Like its fledgling-warrior hero, this book is easygoinguntil battle is joined, and then it packs a punch.
My introduction to the writing of Bernard Cornwell was via the TV productions of his Sharpe novels. I came across these in DVD form at the library and have watched them, I think, three times. With Sean Bean as the title character, a soldier from Yorkshire (I think) who, through his street smarts and physical courage, finds himself rising Horatio Alger-style through the ranks of the British army during the Napoleonic wars, the series delivers a lot of action, strategy, tactics, and soldierly bonding and enmity. Along the way, beautiful women of various nationalities also have a hard time resisting Sharpe’s charms. This mixture of action, adventure, enmity, and love kept me coming back for more, even though I am not usually a consumer of male-action stories.
Now, working on a historical epic of my own, I’m surveying the work of other writers to see how they’re handling their historical and literary themes, and I thought again of Bernard Cornwell. I decided to try the Kindle edition of The Last Kingdom, volume 1 of his series The Saxon Stories. The story plunges us into late-9th-century-AD England, or anyway the land that might one day become England if its native residents can survive the onslaught of the invading Danes. As the story opens, this is looking doubtful, for the handful of minor kingdoms that make up the more or less organized remnant of post-Roman Britain are weak, divided, and besotted with a religionChristianitythat seems to put them at a disadvantage when compared with their fierce, pragmatic, and fearless opponents.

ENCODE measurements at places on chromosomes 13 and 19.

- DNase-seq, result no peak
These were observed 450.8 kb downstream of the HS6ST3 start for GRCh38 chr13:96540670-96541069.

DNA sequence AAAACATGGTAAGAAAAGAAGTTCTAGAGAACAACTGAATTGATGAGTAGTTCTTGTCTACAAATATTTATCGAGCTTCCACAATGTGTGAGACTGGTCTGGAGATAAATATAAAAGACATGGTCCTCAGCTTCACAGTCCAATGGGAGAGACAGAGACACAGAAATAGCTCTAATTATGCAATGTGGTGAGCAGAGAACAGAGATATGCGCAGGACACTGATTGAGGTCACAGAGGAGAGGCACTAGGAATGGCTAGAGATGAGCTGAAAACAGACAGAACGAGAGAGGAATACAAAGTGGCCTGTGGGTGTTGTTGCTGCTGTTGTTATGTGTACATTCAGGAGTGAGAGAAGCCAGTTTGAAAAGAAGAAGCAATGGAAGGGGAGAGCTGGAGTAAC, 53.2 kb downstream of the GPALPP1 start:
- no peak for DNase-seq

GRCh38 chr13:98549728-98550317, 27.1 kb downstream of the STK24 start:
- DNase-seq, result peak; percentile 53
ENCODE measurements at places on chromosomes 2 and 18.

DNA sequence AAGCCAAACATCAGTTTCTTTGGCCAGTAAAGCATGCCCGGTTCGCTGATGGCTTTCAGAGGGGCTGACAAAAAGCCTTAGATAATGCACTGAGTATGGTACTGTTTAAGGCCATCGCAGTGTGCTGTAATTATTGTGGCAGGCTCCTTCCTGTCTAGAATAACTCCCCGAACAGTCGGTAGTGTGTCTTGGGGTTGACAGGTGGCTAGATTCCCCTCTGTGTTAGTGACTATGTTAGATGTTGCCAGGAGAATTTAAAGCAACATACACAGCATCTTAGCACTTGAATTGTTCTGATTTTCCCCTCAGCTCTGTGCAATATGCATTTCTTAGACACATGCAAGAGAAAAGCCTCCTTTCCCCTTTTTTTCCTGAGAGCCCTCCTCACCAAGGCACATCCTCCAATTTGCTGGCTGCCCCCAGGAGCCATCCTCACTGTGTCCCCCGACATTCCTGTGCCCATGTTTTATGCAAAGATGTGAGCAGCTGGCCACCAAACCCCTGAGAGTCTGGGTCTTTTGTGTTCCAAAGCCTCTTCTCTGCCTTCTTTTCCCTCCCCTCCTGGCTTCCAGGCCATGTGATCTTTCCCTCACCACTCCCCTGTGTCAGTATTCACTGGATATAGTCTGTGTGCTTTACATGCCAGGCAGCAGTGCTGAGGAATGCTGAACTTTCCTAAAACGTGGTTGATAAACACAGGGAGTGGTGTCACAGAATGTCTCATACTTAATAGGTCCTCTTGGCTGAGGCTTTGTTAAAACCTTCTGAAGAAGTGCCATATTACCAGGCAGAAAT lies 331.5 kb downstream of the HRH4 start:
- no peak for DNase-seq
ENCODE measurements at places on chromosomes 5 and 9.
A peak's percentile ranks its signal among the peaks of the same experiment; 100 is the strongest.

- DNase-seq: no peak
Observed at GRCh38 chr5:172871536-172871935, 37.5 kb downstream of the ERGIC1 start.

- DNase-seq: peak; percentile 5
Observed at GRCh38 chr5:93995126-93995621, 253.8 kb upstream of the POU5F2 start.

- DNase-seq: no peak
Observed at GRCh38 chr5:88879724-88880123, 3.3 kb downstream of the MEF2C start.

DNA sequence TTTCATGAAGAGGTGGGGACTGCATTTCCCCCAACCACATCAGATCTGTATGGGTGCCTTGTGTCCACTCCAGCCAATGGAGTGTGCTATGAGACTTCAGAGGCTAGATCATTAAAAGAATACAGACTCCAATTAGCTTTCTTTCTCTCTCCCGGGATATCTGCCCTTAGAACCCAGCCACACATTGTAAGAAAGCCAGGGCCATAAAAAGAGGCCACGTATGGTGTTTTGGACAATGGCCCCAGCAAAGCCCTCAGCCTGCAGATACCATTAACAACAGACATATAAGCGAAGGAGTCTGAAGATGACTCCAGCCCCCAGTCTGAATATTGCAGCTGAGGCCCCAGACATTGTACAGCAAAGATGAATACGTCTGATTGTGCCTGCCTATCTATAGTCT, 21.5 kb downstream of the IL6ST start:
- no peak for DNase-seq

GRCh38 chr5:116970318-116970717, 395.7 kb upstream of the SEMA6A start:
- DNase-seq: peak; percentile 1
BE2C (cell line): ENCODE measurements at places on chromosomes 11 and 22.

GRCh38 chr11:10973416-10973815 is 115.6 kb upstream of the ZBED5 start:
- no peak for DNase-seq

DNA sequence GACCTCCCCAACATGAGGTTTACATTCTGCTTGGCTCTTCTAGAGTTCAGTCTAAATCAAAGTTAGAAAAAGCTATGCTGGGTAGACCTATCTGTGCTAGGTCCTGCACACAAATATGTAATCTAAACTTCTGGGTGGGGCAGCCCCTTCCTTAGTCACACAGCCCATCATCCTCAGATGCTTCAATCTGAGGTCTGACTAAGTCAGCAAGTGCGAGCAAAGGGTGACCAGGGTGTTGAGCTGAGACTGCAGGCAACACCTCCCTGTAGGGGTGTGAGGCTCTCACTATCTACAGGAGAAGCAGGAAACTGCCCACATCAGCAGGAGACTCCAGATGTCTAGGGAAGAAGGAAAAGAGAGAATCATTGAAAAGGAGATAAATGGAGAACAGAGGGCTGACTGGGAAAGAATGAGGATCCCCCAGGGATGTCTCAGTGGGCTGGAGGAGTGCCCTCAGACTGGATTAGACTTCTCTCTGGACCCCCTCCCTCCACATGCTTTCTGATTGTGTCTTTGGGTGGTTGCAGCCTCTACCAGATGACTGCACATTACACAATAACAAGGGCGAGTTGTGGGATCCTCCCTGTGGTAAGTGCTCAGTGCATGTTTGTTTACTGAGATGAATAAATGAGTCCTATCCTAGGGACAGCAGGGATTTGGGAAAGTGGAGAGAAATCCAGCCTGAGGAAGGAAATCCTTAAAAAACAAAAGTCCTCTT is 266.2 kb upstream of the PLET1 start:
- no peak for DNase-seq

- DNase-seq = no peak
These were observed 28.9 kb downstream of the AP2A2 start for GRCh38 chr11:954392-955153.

The story is the tale, told in first person, of one Uhtred son of Uhtred, who in 866 is age 9 and part of a noble family that has owned and held the castle of Bebbanburg in Northumbria for generations. Since Bebbanburg is thought to be impregnable, it seems they don’t have much to worry about, but that view proves to be naive, for a series of events causes young Uhtred to be ripped from the bosom of his family and thrust instead into the care of a Danish warlord named Ragnar. Ragnar, jovial and appreciative of Uhtred’s feisty spirit, takes a shine to the British boy and decides to let him live as part of his own family. In this way Uhtred gains a unique cross-cultural upbringing, and among the Danes he receives probably more warrior training than he would have as the younger son of a British lord.
The Danes, finding nothing among the priest-ridden British to make them doubt their own superiority and their right to rule, knock down one kingdom after another until only Wessex in the far south, under a young king named Alfred, remains free. He and his followers are all that stands between the Danes and complete conquest.
By this time Uhtred has mostly grown up and is able to take an active part in some of the decisive action. And in the process, his boyhood dream of becoming a real warrior becomes progressively realized. He also forms his first relationships with women”women” in this period meaning girls over the age of 12. In short, Uhtred becomes a man.